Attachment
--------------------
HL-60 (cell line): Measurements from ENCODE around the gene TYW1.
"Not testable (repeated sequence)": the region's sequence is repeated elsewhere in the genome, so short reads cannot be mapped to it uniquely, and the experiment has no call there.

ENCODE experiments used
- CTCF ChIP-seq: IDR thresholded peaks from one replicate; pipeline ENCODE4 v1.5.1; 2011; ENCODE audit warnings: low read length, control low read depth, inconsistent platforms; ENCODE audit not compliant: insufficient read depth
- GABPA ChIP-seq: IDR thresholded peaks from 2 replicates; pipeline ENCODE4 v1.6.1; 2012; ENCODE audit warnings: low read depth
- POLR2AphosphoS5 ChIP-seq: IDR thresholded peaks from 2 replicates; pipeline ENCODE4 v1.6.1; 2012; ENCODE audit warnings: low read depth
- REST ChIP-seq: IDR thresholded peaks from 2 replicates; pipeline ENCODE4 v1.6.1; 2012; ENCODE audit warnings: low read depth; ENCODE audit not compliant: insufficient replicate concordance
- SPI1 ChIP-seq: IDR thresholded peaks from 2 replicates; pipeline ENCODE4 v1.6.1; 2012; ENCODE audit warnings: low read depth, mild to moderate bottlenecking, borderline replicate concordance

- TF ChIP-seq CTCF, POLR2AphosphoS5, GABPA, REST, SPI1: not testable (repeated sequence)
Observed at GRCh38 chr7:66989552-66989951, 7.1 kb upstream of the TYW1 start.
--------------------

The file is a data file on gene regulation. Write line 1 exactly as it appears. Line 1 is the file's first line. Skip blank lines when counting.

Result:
HL-60 (cell line): Measurements from ENCODE around the gene TYW1.